When we accept the invitation to unite our lives with the life of Christ, our individual stories get stitched into the tapestry of a much bigger story belonging to the One who was before Abraham. Our story is no longer limited to our lives or our families because our story is more ancient and new than any of these. When we join with God, we are connected to a story reaching back before the beginning of the universe and extending far beyond the horizon of the future, to the resurrection of the dead, and into the new creation.
In my office rests a small mason jar of red dirt, the soil of western Oklahoma rich in oxidized iron and clay. The dirt is from the freshly dug grave of my youngest sister, who died twelve years ago this month. She was six. I was eleven.
We lived in Illinois but buried her in Oklahoma, where a small family plot already gathered several generations of extended family and now a child. We had lived in several places all over the country and figured her grave would be better tended and longer remembered here than anywhere else.
We would visit her grave yearly, usually once in the summer and once in the winter, marking seasons and years together. The strangeness of grief is that you continue to change while the one you’ve lost remains as they were, and so over time the gap between you grows wider and wider.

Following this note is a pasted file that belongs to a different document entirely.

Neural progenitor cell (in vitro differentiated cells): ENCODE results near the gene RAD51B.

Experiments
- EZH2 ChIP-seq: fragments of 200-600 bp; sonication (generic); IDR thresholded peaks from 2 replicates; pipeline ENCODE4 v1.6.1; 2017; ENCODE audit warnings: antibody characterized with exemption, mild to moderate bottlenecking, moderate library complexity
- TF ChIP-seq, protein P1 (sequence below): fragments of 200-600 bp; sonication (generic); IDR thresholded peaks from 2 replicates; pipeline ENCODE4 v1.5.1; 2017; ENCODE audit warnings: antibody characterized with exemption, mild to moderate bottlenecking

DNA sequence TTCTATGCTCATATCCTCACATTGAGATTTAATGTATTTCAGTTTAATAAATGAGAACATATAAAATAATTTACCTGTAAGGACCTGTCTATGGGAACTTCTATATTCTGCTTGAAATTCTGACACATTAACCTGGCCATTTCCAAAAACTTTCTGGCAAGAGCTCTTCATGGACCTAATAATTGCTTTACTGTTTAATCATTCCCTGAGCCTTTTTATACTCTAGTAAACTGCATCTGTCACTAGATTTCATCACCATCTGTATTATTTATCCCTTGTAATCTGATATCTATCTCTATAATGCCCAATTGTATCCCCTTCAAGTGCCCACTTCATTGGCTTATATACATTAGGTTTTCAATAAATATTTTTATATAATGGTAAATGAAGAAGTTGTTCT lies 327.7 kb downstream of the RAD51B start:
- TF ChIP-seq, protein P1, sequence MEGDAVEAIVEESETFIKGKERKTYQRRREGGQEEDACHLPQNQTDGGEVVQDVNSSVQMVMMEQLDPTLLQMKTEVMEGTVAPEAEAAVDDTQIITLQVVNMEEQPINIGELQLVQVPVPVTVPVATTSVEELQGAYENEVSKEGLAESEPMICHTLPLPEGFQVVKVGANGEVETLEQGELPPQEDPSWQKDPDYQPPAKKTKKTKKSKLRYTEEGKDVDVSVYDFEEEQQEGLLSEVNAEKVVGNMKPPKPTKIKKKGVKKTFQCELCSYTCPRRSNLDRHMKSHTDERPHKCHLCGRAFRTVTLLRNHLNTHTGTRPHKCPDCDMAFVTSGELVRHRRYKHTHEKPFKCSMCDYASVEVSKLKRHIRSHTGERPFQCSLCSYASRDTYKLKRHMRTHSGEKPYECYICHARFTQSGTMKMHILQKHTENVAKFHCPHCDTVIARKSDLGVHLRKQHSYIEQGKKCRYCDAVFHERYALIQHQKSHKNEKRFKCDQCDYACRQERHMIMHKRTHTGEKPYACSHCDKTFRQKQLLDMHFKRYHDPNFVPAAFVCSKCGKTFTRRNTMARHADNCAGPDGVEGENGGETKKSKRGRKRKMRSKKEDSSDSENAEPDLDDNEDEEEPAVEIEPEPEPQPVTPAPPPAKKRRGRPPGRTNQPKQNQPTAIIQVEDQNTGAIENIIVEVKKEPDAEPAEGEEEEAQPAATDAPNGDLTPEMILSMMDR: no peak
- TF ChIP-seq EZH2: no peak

During our visits we would walk among family headstones while my mom taught us the history behind the names. Fathers and mothers, sisters and brothers, somebody’s child, somebody’s lover, somebody’s friend. I am a continuation of their lives.
It’s strange how understanding our history can shape how we understand our lives presently. Our history being unknown to us doesn’t put us beyond the reach of its influence. When we feel lost or unsure, it can be helpful to retrace our own history. We can find a foreshadowing of the future rooted in our past.
The Generations of Abraham
As I recently read Genesis, I noticed anew how the patterns of family history play out in the four generations of Abraham, Isaac, Jacob, and Joseph.
First, God comes to Abraham and calls him away from his home, his people, and his family to wander. Abraham is given a promise but nothing more—not even a name to call his caller by, yet he is called a “friend of God” (James 2:23 ESV). He never finds a place to rest except for the grove of trees near Mamre, where he builds an altar, encounters God, hosts angels, and buries his own wife Sarah. Later, Abraham himself is buried with her.
God then appears to his son, Isaac, promising to “confirm the oath I swore to your father Abraham” (Gen. 26:3 NIV). God connects past promises given to Abraham to Isaac, who is the recipient of his father’s blessing. The God of Abraham becomes the God of Isaac. He and his wife Rebekah join the family grave in Mamre.
Isaac’s sons quarrel and betray one another, seeking to receive that same blessing in their own lives.